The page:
In Final Fantasy 7 the final battle with Sephiroth is rigged so that you can’t lose the battle. This is an extreme example, where the battle is primarily cinematic. But it inevitably creates the desired effect of furthering the climatic end to the main story.
A perhaps better example of a decision funnel is one where you allow several choices within a very confined space, such as the various missions you must complete in Dragon Age Origins that ultimately guide the main game plot. When the gamer is confronted with choices they must make throughout the game, it helps keep the gamer engaged in the story. Especially when they see how their choices have changed the world around them.
Without these decision funnels, you could end up with an open ended world with far less emphasis on a moving story. You may have played one or two of these games where you never felt compelled to perform an action and often lost interest, or ended up lost and unsure what to do next. There may have been lots to do, but not enough guidance toward some overarching goal.
Example: Help the gamer find clues
Puzzles in games can be difficult. I remember getting stuck on some of the puzzles in Space Quest V, a classic puzzle adventure game. I’d spend hours randomly clicking or trying to figure out how some random item would be used in a scene.
A gamer (like me) might miss the puzzle clues the designer built, if they didn’t also remove some of the typical level distractions.
Looking at The Legend of Zelda: A Link Between Worlds, throughout there are some well thought out puzzles and some subtle clues that help you unravel hidden areas.
In one section of the Tower of Hera, while you work your way around paths outside the tower you come to a dead end. With no distractions, it’s easier to notice a platform below you that curiously wraps around the corner. If you follow the hint, and meld into the wall and walk around the corner above the platform you’d be rewarded by advancing to a new location.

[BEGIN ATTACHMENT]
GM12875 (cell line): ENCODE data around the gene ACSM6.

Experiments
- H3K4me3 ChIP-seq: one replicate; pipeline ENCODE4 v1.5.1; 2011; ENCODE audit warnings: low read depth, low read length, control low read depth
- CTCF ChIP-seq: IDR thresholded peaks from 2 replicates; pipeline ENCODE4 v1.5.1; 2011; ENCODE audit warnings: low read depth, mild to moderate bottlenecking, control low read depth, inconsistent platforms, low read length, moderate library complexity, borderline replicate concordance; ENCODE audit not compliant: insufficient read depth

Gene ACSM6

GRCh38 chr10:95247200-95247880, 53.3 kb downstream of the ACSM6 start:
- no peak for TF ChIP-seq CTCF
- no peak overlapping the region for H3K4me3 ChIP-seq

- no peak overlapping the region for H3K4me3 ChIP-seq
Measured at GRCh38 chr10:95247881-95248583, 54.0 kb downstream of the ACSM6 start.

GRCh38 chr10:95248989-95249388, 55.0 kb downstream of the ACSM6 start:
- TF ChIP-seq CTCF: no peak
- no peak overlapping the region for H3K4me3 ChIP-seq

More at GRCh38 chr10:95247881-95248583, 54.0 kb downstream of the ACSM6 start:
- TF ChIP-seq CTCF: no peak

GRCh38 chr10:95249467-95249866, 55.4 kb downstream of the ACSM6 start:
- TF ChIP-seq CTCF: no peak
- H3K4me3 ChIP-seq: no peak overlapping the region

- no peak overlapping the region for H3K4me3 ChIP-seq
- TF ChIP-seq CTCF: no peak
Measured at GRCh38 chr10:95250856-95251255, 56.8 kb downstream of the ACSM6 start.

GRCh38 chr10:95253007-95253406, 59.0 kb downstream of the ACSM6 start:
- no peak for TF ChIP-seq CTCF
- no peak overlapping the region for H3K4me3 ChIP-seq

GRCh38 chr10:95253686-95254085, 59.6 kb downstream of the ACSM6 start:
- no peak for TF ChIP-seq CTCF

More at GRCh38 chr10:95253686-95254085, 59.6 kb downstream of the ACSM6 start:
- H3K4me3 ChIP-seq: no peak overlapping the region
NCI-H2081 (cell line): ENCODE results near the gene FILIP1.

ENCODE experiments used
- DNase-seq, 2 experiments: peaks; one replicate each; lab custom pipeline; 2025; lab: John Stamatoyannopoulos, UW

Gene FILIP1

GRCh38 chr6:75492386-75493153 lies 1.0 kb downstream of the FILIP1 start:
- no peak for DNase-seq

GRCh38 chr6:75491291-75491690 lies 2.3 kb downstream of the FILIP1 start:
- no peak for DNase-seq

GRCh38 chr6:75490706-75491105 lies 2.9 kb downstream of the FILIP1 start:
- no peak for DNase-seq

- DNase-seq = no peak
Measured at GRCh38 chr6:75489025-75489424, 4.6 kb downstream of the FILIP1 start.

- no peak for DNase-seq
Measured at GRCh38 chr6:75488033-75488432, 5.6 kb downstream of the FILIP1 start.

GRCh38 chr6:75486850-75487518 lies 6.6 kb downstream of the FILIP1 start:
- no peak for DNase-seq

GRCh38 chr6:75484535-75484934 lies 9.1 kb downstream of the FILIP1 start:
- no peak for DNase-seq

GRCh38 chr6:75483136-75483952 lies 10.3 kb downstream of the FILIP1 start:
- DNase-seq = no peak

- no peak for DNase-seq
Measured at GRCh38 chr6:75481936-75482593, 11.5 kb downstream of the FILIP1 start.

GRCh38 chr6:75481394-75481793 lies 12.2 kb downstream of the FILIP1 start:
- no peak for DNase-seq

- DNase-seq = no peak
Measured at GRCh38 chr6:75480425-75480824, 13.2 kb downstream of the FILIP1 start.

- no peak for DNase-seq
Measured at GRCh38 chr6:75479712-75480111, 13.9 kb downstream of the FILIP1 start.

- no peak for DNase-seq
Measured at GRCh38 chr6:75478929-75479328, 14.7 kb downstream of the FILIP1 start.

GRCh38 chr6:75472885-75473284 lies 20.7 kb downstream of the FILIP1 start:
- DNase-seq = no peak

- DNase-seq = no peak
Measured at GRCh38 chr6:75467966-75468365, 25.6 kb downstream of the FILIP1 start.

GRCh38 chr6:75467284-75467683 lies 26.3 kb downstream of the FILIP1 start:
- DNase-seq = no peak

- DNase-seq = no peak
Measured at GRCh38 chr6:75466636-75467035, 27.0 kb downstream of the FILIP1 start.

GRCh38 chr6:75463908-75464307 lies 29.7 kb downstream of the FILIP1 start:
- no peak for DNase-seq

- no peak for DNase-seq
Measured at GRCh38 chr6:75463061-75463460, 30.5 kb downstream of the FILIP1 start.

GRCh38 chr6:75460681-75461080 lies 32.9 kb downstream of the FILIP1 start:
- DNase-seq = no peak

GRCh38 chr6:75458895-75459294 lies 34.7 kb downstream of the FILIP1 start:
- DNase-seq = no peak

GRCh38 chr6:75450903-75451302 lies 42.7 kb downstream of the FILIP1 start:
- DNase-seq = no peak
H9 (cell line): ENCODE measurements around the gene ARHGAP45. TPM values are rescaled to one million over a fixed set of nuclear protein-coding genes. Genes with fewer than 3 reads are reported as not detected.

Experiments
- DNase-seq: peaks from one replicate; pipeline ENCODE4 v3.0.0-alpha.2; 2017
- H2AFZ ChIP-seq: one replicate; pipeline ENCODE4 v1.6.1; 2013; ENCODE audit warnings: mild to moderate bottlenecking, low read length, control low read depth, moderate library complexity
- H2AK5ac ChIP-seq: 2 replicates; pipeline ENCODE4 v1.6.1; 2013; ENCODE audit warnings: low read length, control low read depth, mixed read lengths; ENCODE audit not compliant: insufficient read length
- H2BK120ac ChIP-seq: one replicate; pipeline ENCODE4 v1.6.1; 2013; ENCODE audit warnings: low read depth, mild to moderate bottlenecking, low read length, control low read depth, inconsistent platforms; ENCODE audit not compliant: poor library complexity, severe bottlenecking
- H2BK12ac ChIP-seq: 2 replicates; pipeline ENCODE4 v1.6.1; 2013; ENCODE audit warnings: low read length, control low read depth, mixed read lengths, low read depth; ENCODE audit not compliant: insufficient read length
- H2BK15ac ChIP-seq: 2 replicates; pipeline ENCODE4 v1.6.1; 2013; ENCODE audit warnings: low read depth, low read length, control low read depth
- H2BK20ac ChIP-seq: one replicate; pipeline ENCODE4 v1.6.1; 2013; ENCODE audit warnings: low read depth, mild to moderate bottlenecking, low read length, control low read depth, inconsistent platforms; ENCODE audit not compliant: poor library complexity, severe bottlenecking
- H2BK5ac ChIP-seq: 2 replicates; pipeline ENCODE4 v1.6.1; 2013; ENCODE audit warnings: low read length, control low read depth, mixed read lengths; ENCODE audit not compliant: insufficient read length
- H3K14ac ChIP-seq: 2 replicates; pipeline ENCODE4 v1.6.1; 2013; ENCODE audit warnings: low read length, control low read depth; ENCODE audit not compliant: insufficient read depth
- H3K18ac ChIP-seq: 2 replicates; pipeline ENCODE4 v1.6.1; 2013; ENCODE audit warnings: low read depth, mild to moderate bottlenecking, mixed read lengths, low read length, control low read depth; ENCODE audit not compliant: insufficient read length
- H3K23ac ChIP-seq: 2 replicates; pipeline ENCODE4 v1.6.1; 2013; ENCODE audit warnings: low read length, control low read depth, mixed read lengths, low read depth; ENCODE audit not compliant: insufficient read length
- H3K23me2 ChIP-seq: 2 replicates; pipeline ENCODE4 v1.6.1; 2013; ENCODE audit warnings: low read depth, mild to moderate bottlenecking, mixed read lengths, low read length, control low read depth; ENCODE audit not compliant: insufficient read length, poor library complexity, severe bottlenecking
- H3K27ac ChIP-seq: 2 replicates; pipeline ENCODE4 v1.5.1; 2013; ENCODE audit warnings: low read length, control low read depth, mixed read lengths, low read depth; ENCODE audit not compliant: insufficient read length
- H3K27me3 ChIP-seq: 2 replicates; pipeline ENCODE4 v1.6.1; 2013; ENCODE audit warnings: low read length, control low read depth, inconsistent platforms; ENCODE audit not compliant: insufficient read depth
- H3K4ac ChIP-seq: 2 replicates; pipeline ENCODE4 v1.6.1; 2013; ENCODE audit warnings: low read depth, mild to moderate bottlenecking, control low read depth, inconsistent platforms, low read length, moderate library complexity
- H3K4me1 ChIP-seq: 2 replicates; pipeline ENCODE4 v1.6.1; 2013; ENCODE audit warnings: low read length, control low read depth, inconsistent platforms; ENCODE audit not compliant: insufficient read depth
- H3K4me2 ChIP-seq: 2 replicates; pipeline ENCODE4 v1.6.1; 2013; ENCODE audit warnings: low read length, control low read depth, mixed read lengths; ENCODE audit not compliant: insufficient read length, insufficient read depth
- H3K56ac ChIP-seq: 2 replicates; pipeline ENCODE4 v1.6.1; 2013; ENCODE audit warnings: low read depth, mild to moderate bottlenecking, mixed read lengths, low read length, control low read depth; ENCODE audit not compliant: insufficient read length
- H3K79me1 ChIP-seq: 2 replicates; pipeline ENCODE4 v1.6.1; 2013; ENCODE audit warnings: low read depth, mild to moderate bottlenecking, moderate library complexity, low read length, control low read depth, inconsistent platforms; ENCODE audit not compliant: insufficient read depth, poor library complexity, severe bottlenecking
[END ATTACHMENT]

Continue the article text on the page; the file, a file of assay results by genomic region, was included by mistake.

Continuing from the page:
Example: Strip away unnecessary game mechanics
Something can be said for simplicity. Sometimes removing features and content can enhance gameplay. Case in point: Super Meat Boy. No grappling hook upgrades, no armor, no skill levels, just the meat of the game (pun intended) – a meat-jumping-boy.
There’s a couple benefits here. It gives the designer an opportunity to focus on a core mechanic, putting a polish on it that would otherwise be difficult to have. Super Meat Boy is said to have very responsive feedback and controls.
It also lowers the learning curve to a new gamer, and shortens the series of feedback loops a player is constantly going through. Trimming the fat can be an important decision, especially for casual games where the attention spans are so short.
Limit favorable options
Example: Ramp up difficulty by removing previously available options
In situations where a player has a lot of favorable options, such as a wide arsenal of weapons to choose from, or even something simple as a floor to run on, removing some of these resources can present unique challenges. By doing this you force the user to adapt to a new situation, fallback on different tactics and think on their feet.
In Metroid 2: Return of Samus, you have 7 weapons you are able to pick up through the progression of the game. In spite of this, virtually all of the metroids are only susceptible to one weapon, your missile weapon was the only effective way to damage them. There are a lot of secondary weapons to choose from for the other enemies, but anytime you face a metroid you are limited to a single option and to make it worse, you have a limited supply of missiles.
The important thing to take away here is: no matter the hurdles you may face, it’s always important in finding a solution that can mitigate any negative effects to the gamer. Sometimes the limitations can be used to your benefit.
What other examples of constraints have you seen? Leave a comment below and let us know.